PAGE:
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Oil prices dip, but UK’s vaccine approval moderates losses; Bonny Light sheds $0.06

Oil prices dip amid negative sentiments from U.S. coronavirus surge, Bonny Light gains

Oil prices edged lower in early trading on Tuesday but later scaled some of the losses after reports that the United Kingdom had emerged the first nation to endorse a COVID-19 vaccine for use, with roll-out planned for next week.

Before the news broke, oil prices had been impacted by a larger-than-expected surge in crude stockpiles in the U.S. and as the Organisation of the Petroleum Exporting Countries (OPEC) and its allies threw markets into uncertainty after postponing a meeting to deliberate the possibility of expanding supply in January to Thursday.

Brent crude oil futures slid by 8 cents or 0.2% at $47.34 per barrel by 08:43 West Africa Time, just as West Texas Intermediate crude was weaker by 14 cents or 0.1% at $44.41 a barrel.

Oil price for Bonny Light, Nigeria’s premium oil grade, dropped 3 cents or 0.06% to $47.47. Qua Iboe, another key national oil grade, was down by 37 cents or 0.79% at $46.51 in early trade on Wednesday.

United States oil stocks grew by 4.1 million barrels last week, statistics from the American Petroleum Institute showed, contrary to a forecast of 2.4 million by analysts in a Reuters poll.

Read also: Oil prices slip over potential outcome of OPEC+ meeting, Bonny Light gains $0.53

The figures came in the wake of the postponement of deliberations on the 2021 oil output policy by OPEC and its Russia-led allies (a cartel known as OPEC+).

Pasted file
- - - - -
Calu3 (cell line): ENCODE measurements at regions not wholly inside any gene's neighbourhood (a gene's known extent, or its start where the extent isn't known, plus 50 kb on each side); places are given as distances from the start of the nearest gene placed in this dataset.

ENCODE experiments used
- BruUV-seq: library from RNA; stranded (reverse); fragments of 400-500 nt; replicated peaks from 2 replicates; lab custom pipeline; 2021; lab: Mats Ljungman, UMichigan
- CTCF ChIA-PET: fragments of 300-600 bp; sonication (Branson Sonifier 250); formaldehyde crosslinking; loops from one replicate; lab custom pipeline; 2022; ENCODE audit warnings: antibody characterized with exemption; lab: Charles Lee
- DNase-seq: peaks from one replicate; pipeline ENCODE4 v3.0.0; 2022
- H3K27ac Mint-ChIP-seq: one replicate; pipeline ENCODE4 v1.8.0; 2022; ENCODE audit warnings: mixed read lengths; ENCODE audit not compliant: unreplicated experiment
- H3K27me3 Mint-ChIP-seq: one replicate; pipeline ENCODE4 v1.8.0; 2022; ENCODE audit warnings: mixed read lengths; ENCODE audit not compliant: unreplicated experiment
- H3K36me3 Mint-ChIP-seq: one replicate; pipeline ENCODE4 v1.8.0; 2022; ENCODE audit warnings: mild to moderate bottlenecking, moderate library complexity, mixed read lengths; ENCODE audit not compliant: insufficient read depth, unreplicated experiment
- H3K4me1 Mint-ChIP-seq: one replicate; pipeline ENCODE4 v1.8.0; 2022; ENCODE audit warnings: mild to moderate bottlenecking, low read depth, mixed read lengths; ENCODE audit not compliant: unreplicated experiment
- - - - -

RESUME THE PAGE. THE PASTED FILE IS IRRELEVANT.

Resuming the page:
OPEC+ introduced a reduction in output by 7.7 million barrels per day (bpd) earlier this year as the pandemic hit fuel demand and hurt oil prices.

There was an anticipation of maintaining the cuts into January through March next year in the face of upticks in coronavirus infections.

Margaret Yang of  DailyFX said “oil traders have long been anticipating a 3-6 months delay in planned production hikes by the coalition, rendering oil prices vulnerable to unwinding trades should OPEC+ fail to deliver a plan to rein output.”

A glut in the market could approach 1.5 million barrels per day or up to a double of that figure between January and June 2021, provided the group failed to prolong the cuts, ANZ analysts said in a note.

Yet, the United Arab Emirates said much as it might back a rollover, it would find it hard to tolerate the same profound production cuts into 2021.

Norway, a non-OPEC nation, which has been curbing supply since June, will have its cuts expire by year end, which might hobble oil prices further.


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